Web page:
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Beach Protection Act of 2007

Location: Washington, DC

BEACH PROTECTION ACT OF 2007 -- (House of Representatives - April 10, 2008)


Ms. EDDIE BERNICE JOHNSON of Texas. Madam Chairman, I yield myself such time as I may consume.

Madam Chairman, I rise in strong support of H.R. 2537, the Beach Protection Act of 2007. This legislation extends the authorization of appropriations for the Beaches Environmental Assessment and Coastal Health Act, the BEACH Act, through 2012. First signed into law in October 2000, the BEACH Act has provided States, local governments and tribes vital funding for assessment and public notification programs that monitor our coastal waters.

Over the years, the Subcommittee on Water Resources and Environment has held numerous hearings on EPA's BEACH program. In fact, the history of the BEACH Act goes back to 1990 when Congressman William Hughes of New Jersey first introduced the Beaches Environmental Assessment, Closure and Health Act of 1990. I applaud his vision for effective coastal water quality criteria and public notification, as well as the efforts of Congressman Pallone and Congressman Bishop, the primary sponsors of this legislation, to carry forward this legacy.

As reported by the Committee on Transportation and Infrastructure, the Beach Protection Act of 2007 increases the annual authorization level for State and local monitoring and notification grants by $10 million and expands the eligible uses for grants under

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this program. For example, H.R. 2735 allows States to utilize a portion of their BEACH grant funding to develop and implement pollution source identification and tracking programs for coastal recreation waters, which will enable interested States to locate the likely sources of coastal water contamination.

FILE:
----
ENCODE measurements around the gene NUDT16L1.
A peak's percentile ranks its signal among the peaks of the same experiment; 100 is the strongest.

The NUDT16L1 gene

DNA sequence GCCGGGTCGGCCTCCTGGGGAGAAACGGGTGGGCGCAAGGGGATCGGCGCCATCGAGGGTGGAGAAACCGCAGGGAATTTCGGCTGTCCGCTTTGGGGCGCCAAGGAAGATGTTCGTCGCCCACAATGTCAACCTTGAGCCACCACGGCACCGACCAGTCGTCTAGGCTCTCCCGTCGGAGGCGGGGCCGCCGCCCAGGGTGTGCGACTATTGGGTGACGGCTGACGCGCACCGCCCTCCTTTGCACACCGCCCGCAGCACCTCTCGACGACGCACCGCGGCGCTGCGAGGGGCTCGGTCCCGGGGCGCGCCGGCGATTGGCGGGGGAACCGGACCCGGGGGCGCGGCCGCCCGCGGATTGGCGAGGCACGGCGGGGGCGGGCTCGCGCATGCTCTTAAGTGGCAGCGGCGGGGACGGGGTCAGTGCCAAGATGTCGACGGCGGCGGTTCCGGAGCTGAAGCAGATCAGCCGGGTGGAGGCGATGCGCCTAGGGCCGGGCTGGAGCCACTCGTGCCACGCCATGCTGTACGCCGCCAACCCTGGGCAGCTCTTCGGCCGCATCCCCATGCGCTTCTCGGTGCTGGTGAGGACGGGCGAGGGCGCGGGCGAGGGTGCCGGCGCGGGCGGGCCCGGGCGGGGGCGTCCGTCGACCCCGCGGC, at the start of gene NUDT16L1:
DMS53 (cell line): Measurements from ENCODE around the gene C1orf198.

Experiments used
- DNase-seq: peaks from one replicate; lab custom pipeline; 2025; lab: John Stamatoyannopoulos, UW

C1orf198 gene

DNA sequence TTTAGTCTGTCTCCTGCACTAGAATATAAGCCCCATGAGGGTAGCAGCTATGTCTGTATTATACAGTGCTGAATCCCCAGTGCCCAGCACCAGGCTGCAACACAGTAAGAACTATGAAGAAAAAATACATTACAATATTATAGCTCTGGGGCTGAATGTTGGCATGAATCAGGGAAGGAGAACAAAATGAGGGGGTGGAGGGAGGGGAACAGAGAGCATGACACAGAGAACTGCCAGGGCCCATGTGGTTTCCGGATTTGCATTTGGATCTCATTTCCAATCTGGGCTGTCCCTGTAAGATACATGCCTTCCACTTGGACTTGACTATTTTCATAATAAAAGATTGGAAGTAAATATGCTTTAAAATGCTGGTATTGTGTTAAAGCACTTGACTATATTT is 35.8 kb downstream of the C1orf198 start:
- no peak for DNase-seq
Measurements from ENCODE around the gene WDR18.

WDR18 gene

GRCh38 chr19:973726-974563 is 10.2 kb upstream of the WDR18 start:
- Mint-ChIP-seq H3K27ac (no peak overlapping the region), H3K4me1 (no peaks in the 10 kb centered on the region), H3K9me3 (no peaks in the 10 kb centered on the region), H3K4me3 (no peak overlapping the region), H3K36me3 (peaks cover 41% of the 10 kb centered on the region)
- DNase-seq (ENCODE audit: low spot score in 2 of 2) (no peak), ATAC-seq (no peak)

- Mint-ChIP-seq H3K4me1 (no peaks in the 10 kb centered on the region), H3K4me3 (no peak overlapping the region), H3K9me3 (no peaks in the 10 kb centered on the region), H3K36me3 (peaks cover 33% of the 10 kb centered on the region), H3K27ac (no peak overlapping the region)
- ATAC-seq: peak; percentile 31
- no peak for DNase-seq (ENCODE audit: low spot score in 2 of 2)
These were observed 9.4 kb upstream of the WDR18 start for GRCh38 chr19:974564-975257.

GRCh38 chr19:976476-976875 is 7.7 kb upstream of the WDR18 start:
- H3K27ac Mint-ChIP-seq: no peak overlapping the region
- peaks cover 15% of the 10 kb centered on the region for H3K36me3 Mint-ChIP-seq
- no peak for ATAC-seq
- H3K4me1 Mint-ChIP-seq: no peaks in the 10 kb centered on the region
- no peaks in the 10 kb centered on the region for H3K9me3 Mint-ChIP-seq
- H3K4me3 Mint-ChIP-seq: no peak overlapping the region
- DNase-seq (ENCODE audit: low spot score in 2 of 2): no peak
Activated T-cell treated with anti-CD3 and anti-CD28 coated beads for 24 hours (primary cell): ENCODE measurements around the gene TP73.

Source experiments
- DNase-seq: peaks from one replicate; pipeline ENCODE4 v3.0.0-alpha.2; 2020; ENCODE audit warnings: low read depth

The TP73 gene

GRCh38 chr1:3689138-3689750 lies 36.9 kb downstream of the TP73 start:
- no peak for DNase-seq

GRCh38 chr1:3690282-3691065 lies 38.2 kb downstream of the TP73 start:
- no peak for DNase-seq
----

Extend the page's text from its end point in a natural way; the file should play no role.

H.R. 2537 also encourages the development and implementation of rapid testing methods for determining where and when coastal recreational waters exceed coastal water quality criteria. These rapid testing methods are designed to ensure that the public is notified of potential harmful recreational waters within a few hours, rather than days as under the current system. This provision will have a significant impact on efforts to protect the public from coming into contact with potentially harmful pollutants and contaminants at their favorite beaches.

In addition, H.R. 2537 enhances existing public notification requirements, including making beach warnings and closures available on the Internet. The bill clarifies that the public must be notified within 24 hours of the authority receiving results of contaminated water quality samples. However, because many States utilize a system where two contaminated samples must be identified before a beach is closed, H.R. 2537 also requires that a physical sign must be posted at any beach where the results of a water quality sample demonstrate the likelihood that the water may be contaminated. Again, providing more information and notice on the condition of the Nation's coastal water quality is essential to ensure that the public can avoid contact with potentially harmful pollutants while visiting their favorite beach.

The bill also enhances EPA's review of individual States' compliance with the requirement of the BEACH Act by requiring the Administrator to conduct an annual review of implementation of the BEACH Act by State and local governments and to take corrective action if State and local governments are not in compliance with BEACH Act requirements. It also requires the Government Accountability Office to audit EPA's administration of the BEACH Act.

Finally, the bill requires EPA to conduct annual compliance reviews of State and local BEACH programs.

Later today I plan to offer a bipartisan manager's amendment to the bill to address several technical recommendations made by the Environmental Protection Agency and others that will improve the bill. I strongly urge my colleagues to support the manager's amendment and the underlying legislation that I believe will make significant improvement to EPA's BEACH program.

Much of our efforts are to provide additional safeguards for our families to make sure that they do not come into contact with potentially harmful pollutants and contaminants along the Nation's coastlines. I believe this legislation accomplishes what we tried to do.

Madam Chairman, I reserve the balance of my time.


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